By golly, I was hooked. The contents of that innocent little plastic box, covered in cellophane, were lovingly protected by a cardboard sleeve with adorable little windows cut out in it so the cheese and crackers and bologna could wink at you in all of their high-fat, high-sodium processed food glory. FORGET THE PACKAGING PROBLEM. WE NOW HAVE A JUNK FOOD ADDICTION PROBLEM.


How severe is the problem? I'm actually wolfing a cellophane packet of low-fat fruit-flavored biscuits as I write this, and the guilt is only mildly disturbing. My biggest concern is how I can exploit this food-grade plastic wrapper into a decent blog post so I file that writing deadline this week. That's how much cognitive dissonance has poisoned my mind in 30 years. I blame my uncharacteristic behavior on all the accumulated plastic I've ingested in my drinking water thus far. Told you that plastic was bad for us.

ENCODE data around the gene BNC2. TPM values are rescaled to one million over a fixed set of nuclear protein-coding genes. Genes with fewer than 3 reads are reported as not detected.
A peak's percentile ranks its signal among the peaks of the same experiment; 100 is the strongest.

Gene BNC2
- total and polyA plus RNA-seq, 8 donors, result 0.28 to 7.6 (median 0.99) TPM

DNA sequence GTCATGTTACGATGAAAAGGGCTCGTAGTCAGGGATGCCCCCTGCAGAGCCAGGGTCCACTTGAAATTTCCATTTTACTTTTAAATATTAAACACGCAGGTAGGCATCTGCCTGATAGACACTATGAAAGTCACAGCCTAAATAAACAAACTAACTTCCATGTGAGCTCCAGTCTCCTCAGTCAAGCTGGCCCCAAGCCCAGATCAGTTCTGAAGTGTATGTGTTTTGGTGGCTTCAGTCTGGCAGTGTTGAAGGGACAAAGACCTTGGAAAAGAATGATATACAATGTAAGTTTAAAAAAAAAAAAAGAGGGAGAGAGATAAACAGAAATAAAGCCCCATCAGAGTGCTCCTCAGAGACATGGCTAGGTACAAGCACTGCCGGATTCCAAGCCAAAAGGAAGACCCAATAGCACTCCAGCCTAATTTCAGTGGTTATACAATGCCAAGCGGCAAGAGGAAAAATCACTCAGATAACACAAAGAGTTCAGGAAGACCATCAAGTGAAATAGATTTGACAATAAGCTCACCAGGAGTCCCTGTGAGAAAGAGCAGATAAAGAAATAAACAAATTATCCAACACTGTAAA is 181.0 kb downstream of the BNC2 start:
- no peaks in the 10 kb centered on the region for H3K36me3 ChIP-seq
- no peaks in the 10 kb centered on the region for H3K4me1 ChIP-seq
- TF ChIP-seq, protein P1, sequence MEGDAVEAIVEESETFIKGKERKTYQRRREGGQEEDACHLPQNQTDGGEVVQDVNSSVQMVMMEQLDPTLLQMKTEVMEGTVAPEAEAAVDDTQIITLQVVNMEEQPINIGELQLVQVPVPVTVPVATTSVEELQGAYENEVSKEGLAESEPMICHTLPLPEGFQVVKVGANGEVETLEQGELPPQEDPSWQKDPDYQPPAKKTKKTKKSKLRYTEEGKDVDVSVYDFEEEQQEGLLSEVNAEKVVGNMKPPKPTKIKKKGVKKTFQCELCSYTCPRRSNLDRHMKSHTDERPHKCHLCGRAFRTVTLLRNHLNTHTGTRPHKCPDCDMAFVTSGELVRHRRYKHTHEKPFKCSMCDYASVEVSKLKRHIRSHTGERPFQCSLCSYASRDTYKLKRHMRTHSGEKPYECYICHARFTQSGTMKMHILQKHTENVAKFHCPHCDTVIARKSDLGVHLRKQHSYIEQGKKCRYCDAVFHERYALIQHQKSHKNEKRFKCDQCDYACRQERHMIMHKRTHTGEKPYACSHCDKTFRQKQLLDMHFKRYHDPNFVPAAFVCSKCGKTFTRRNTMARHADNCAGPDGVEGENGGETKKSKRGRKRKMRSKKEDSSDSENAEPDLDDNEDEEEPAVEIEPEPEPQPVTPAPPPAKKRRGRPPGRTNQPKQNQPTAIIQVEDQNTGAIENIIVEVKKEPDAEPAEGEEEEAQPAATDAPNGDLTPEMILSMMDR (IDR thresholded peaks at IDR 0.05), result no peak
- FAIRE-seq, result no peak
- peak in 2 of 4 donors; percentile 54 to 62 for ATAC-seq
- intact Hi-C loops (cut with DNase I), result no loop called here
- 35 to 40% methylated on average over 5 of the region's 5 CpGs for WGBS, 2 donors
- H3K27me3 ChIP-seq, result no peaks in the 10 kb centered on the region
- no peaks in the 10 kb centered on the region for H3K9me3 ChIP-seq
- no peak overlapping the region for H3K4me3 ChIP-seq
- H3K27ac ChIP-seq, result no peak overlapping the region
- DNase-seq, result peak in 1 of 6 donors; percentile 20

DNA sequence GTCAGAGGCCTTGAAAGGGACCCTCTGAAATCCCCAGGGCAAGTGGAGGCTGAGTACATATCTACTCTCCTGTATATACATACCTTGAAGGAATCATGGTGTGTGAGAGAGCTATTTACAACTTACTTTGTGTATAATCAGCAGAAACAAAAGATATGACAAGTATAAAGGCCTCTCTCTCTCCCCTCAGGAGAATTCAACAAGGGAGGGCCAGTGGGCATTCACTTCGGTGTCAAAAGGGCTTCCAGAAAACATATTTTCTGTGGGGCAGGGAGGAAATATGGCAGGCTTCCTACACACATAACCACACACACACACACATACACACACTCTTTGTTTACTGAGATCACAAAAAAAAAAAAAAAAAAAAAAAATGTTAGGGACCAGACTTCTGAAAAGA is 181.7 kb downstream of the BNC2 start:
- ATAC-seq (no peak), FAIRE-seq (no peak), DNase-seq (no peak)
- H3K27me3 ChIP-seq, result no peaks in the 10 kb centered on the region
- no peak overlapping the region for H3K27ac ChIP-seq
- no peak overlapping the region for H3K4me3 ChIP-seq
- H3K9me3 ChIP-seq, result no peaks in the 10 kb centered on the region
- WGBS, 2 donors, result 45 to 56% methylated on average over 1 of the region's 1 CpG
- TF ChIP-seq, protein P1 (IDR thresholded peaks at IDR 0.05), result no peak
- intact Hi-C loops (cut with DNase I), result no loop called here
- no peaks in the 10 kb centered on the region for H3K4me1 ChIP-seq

EATING OUR WAY OUT OF THE PROBLEM


Back in the 80s, when Munchables first came out, (some) people were appalled by the plastic packaging it came in. Thirty years on, we wouldn't bat an eye. These days, many a scientist has tried to invent an edible form of packaging, including edible plates, but it hasn't proved to be feasible. The difficulty of having a plate that would disintegrate before you ate the food it was supposed to protect, as well as various hygiene issues, is a problem that still hasn't been solved. Would I buy a Munchables if it came in an edible box? Apparently, edible packaging doesn't taste particularly good (more like cardboard), and it's a lot of hard work to eat. Which defeats the purpose of a convenience food like Munchables.


Stomach, 1. Planet Earth, 0.